Prospective Study
Copyright ©The Author(s) 2021. Published by Baishideng Publishing Group Inc. All rights reserved.
World J Gastrointest Oncol. Jun 15, 2021; 13(6): 612-624
Published online Jun 15, 2021. doi: 10.4251/wjgo.v13.i6.612
Gastrointestinal function testing model using a new laryngopharyngeal pH probe (Restech) in patients after Ivor-Lewis esophagectomy
Benjamin Babic, Dolores T Müller, Florian Gebauer, Lars Mortimer Schiffmann, Rabi R Datta, Wolfgang Schröder, Christiane J Bruns, Jessica M Leers, Hans F Fuchs
Benjamin Babic, Dolores T Müller, Florian Gebauer, Lars Mortimer Schiffmann, Rabi R Datta, Wolfgang Schröder, Christiane J Bruns, Jessica M Leers, Hans F Fuchs, Department of General, Visceral, Cancer and Transplant Surgery, University of Cologne, Cologne 50931, Germany
Author contributions: Fuchs HF contributed to the study concept and design; Fuchs H and Müller DT acquired the data; Fuchs HF, Babic B, Leers JM, Schröder W and Bruns CJ contributed to analysis and interpretation of data; Fuchs HF and Babic B drafted the manuscript; Fuchs HF, Babic B, Müller DT, Gebauer F, Schiffmann LM, Datta RR, and Bruns CJ critically revised the manuscript for important intellectual content; Fuchs HF performed statistical analysis; Fuchs HF was charge of administrative, technical, or material support; Leers JM and Fuchs HF supervised the study.
Supported by Cologne Fortune Scientific Grant Project, No. 176/2016.
Institutional review board statement: The study was conducted with approval from the institutional review board at the University of Cologne (IRB reference 16-727).
Clinical trial registration statement: Our prospective clinical study has been registered in the “German Clinical Trial Register” and can be found under the following link: https://www.drks.de/drks_web/navigate.do?navigationId=trial.HTML&TRIAL_ID=DRKS00011123. The study number is DRKS00011123.
Informed consent statement: All study participants provided written consent prior to study enrollment.
Conflict-of-interest statement: The authors of this manuscript having no conflicts of interest to disclose.
Data sharing statement: No additional data are available.
Open-Access: This article is an open-access article that was selected by an in-house editor and fully peer-reviewed by external reviewers. It is distributed in accordance with the Creative Commons Attribution NonCommercial (CC BY-NC 4.0) license, which permits others to distribute, remix, adapt, build upon this work non-commercially, and license their derivative works on different terms, provided the original work is properly cited and the use is non-commercial. See: http://creativecommons.org/Licenses/by-nc/4.0/
Corresponding author: Hans Friedrich Fuchs, MD, Assistant Professor, Surgeon, Department of General, Visceral, Cancer and Transplant Surgery, University of Cologne, Kerpener Straße 62, Cologne 50931, Germany. hans.fuchs@uk-koeln.de
Received: December 6, 2020
Peer-review started: December 6, 2020
First decision: January 29, 2021
Revised: February 11, 2021
Accepted: May 19, 2021
Article in press: May 19, 2021
Published online: June 15, 2021
Abstract
BACKGROUND

There is no established correlation between 24-h esophageal pH-metry (Eso-pH) and the new laryngopharyngeal pH-monitoring system (Restech) as only small case series exist. Eso-pH was not designed to detect laryngopharyngeal reflux (LPR) and Restech may detect LPR better. We have previously published a dataset using the two techniques in a large patient collective with gastroesophageal reflux disease. Anatomically, patients after esophagectomy were reported to represent an ideal human reflux model as no reflux barrier exists.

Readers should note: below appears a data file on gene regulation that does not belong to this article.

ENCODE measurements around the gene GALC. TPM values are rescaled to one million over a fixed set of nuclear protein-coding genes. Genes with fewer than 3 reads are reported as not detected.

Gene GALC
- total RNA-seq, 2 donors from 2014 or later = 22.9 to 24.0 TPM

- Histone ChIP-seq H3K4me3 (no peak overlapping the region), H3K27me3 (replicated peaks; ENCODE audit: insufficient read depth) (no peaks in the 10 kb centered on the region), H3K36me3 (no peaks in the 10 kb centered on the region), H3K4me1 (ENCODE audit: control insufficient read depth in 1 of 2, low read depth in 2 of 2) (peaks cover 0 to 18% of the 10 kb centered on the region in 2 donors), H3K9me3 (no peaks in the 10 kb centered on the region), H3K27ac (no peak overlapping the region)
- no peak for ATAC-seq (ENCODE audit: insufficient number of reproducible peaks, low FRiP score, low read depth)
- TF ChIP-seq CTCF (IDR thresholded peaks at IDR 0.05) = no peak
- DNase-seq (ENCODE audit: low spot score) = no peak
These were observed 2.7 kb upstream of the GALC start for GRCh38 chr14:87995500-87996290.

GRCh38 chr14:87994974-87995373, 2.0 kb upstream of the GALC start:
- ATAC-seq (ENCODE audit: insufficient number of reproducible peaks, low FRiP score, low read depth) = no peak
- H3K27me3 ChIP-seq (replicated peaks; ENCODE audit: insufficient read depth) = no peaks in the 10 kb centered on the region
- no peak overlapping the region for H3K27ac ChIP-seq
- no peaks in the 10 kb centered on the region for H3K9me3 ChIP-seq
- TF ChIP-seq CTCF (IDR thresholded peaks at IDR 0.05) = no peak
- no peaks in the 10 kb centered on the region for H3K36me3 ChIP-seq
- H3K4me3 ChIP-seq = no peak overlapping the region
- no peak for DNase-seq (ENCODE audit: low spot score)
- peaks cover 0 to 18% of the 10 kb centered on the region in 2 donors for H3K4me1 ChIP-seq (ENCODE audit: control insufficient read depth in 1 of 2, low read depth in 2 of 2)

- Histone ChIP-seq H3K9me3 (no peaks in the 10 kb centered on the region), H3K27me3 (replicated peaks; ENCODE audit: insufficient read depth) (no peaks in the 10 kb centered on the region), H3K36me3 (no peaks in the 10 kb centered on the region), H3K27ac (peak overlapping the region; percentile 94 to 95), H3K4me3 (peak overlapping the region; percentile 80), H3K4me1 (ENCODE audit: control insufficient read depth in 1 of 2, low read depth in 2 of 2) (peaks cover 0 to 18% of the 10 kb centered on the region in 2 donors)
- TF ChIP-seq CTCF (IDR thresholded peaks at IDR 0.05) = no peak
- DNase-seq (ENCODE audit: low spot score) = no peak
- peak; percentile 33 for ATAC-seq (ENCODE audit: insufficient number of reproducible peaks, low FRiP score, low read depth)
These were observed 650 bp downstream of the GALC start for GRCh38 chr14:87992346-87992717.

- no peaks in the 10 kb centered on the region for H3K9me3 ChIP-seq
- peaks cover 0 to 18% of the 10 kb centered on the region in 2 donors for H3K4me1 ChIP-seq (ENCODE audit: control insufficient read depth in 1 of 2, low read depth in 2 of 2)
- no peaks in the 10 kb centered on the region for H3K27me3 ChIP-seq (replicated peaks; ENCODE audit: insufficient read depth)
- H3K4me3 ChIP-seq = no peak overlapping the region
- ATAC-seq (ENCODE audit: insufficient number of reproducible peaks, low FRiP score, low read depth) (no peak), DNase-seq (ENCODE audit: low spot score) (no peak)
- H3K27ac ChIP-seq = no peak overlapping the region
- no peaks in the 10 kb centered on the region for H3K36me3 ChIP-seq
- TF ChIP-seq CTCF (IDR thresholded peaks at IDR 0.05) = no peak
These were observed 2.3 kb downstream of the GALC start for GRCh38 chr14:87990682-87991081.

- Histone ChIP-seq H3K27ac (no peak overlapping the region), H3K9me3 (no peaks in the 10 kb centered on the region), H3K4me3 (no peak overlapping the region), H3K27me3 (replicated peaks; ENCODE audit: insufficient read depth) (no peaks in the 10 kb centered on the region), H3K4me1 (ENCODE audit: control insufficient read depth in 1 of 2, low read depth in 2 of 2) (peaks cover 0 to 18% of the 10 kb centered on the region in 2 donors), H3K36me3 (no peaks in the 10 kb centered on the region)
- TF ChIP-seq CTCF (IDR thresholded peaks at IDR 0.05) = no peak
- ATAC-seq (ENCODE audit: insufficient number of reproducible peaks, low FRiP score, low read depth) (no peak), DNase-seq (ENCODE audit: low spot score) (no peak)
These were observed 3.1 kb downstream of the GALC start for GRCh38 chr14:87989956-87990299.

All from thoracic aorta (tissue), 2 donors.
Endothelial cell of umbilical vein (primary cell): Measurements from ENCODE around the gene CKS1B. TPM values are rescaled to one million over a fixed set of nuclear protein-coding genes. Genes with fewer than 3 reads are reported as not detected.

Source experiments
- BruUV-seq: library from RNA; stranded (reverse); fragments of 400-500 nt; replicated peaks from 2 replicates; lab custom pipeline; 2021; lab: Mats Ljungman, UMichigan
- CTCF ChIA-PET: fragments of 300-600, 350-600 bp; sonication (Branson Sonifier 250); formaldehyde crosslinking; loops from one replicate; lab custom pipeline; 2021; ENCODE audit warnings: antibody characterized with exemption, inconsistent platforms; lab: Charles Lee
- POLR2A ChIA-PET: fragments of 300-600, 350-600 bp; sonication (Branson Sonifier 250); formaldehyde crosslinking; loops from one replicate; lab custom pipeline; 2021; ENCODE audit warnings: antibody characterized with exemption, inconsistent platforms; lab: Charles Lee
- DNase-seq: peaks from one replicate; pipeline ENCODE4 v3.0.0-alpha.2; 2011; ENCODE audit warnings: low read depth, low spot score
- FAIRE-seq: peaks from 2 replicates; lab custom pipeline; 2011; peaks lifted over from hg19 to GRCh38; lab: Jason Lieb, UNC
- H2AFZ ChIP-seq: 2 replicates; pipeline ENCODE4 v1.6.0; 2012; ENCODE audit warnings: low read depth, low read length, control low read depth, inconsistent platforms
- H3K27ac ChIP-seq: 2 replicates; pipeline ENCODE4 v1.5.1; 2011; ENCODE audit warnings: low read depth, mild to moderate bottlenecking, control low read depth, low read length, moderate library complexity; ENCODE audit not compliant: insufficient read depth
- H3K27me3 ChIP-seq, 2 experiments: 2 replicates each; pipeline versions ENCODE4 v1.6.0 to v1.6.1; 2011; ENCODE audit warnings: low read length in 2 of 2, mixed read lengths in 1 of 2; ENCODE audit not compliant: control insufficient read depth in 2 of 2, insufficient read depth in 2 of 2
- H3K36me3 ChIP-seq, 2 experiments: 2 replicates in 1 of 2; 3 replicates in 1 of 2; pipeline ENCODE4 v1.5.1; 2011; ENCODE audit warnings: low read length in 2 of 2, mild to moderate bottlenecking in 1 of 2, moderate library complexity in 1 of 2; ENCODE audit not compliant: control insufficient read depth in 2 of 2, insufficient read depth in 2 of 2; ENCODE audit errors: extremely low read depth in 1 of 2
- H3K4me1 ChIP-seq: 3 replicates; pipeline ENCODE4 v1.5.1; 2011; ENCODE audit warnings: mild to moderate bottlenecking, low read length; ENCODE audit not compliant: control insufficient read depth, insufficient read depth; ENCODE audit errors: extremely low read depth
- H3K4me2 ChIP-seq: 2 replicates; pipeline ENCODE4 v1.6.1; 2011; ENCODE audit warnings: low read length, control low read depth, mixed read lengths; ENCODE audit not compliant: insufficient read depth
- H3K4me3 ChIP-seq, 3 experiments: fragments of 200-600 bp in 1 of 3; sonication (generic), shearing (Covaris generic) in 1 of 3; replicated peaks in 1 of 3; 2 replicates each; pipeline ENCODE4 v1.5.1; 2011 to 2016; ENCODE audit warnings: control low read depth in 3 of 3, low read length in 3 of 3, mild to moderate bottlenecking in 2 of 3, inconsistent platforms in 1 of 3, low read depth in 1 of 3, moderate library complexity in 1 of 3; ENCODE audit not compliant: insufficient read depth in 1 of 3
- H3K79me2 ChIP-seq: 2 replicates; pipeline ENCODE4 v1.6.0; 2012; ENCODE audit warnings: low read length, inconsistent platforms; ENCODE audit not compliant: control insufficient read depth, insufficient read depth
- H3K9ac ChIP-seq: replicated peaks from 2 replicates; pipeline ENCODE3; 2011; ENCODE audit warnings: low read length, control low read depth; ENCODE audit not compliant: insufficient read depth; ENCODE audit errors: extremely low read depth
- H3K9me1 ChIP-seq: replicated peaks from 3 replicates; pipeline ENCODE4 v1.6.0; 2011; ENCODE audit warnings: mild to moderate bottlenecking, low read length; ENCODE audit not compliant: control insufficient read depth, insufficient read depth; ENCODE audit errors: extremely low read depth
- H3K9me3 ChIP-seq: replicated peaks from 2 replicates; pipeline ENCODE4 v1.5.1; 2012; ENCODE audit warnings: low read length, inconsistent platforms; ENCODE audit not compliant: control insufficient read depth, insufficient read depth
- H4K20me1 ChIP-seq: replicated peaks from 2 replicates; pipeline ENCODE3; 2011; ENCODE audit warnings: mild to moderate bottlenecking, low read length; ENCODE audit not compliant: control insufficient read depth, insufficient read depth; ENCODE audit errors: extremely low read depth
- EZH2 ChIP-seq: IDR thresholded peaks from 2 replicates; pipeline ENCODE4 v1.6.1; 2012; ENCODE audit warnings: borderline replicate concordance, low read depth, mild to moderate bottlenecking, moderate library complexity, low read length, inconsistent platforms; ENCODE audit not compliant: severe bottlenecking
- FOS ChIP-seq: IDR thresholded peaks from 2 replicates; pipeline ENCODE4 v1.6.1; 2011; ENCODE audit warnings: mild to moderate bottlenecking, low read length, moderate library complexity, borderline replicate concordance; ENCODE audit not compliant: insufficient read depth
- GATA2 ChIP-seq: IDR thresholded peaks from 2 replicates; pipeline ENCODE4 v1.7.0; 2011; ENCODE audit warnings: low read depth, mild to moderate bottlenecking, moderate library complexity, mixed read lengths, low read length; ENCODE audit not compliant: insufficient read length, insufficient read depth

AIM

To use a human reflux model to examine our previously published correlation in these patients.

METHODS

Patients after Ivor Lewis esophagectomy underwent our routine follow-up program with surveillance endoscopies, computed tomography scans and further exams following surgery. Only patients with a complete check-up program and reflux symptoms were offered inclusion into this prospective study and evaluated using Restech and simultaneous Eso-pH. Subsequently, the relationship between the two techniques was evaluated

RESULTS

A total of 43 patients from May 2016 - November 2018 were included. All patients presented with mainly typical reflux symptoms such as heartburn (74%), regurgitation (84%), chest pain (58%), and dysphagia (47%). Extraesophageal symptoms such as cough, hoarseness, asthma symptoms, and globus sensation were also present. Esophageal 24-hour pH-metry was abnormal in 88% of patients with a mean DeMeester Score of 229.45 [range 26.4-319.5]. Restech evaluation was abnormal in 61% of cases in this highly selective patient cohort. All patients with abnormal supine LPR were also abnormal for supine esophageal reflux measured by conventional Eso-pH.

CONCLUSION

Patients following esophagectomy and reconstruction with gastric interposition can ideally serve as a human reflux model. Interestingly, laryngopharyngeal reflux phases occur mainly in the upright position. In this human volume-reflux model, results of simultaneous esophageal and laryngopharyngeal (Restech) pH-metry showed 100% correlation as being explicable by one of our reflux scenarios.

Keywords: Gastroesophageal reflux disease, Laryngopharyngeal reflux, Minimally invasive esophagectomy, Surgical technology, Restech, Esophageal pH-metry

Core Tip: There is no established correlation between 24-h esophageal pH-metry (Eso-pH) and the new laryngopharyngeal pH-monitoring system (Restech) as only small case series exist. Anatomically, patients after esophagectomy were reported to represent an ideal human reflux model as no reflux barrier exists. Patients after esophagectomy were evaluated using Restech and simultaneous Eso-pH. In this human volume-reflux model, Eso-pH correlated completely with laryngopharyngeal pH-metry (Restech).